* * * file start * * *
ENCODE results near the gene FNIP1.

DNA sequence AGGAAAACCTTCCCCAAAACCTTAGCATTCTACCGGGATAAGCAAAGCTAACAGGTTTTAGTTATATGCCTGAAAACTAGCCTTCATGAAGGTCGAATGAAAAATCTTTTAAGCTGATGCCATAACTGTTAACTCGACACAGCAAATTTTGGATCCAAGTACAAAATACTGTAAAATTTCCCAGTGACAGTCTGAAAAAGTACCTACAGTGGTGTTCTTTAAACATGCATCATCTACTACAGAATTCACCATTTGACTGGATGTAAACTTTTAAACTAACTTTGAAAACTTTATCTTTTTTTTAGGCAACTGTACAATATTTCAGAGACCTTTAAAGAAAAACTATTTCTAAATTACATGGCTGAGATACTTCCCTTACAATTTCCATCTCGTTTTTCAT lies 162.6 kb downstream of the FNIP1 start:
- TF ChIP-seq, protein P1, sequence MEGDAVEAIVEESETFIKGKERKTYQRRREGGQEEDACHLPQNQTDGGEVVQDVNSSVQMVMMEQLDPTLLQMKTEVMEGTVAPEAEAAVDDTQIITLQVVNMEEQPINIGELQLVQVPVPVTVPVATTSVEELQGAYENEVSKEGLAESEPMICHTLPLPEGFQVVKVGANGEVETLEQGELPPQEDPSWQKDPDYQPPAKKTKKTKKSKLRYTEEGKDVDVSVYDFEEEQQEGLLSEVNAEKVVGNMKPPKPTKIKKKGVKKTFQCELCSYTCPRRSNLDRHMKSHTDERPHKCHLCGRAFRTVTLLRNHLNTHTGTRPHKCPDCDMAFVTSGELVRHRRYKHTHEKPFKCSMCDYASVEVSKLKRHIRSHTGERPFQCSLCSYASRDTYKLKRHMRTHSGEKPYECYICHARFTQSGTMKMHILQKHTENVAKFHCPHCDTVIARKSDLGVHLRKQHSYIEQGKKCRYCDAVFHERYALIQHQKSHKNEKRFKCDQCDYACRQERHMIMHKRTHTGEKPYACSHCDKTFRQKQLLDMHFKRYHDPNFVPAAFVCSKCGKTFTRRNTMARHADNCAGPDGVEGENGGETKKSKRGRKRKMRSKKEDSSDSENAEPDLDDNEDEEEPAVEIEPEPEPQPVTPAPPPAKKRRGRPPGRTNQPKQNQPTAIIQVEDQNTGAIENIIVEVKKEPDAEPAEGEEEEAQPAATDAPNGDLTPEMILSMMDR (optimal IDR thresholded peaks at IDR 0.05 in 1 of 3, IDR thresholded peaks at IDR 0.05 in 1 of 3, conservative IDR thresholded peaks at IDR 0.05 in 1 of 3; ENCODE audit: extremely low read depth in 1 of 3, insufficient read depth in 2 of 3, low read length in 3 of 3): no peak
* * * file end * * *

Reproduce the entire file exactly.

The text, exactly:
ENCODE results near the gene FNIP1.

DNA sequence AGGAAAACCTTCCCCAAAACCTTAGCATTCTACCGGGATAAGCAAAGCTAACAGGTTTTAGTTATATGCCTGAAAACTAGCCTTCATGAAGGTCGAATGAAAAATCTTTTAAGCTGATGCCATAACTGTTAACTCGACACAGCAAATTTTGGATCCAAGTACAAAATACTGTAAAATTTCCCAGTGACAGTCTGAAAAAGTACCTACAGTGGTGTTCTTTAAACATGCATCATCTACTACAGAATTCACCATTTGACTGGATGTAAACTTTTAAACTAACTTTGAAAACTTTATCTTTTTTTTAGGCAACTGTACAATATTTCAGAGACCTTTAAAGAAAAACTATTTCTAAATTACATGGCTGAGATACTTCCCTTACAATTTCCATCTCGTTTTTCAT lies 162.6 kb downstream of the FNIP1 start:
- TF ChIP-seq, protein P1, sequence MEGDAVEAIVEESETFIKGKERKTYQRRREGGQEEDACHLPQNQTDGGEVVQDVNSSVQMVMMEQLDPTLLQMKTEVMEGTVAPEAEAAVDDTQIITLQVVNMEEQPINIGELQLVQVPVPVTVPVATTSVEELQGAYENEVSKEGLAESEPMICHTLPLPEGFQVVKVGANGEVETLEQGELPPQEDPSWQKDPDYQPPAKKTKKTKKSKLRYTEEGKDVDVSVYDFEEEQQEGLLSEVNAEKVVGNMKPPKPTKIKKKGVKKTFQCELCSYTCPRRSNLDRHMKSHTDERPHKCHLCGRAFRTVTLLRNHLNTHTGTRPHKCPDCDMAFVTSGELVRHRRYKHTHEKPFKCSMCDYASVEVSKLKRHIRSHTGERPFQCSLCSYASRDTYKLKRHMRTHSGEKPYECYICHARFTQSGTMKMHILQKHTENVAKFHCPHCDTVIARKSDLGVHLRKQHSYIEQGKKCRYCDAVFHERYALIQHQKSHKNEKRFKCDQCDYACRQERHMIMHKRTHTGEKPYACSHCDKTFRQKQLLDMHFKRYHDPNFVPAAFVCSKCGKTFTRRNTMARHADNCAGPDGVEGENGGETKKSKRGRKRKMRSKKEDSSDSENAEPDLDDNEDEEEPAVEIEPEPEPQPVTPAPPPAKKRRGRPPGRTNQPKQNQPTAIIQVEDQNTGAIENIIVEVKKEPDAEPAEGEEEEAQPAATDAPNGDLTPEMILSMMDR (optimal IDR thresholded peaks at IDR 0.05 in 1 of 3, IDR thresholded peaks at IDR 0.05 in 1 of 3, conservative IDR thresholded peaks at IDR 0.05 in 1 of 3; ENCODE audit: extremely low read depth in 1 of 3, insufficient read depth in 2 of 3, low read length in 3 of 3): no peak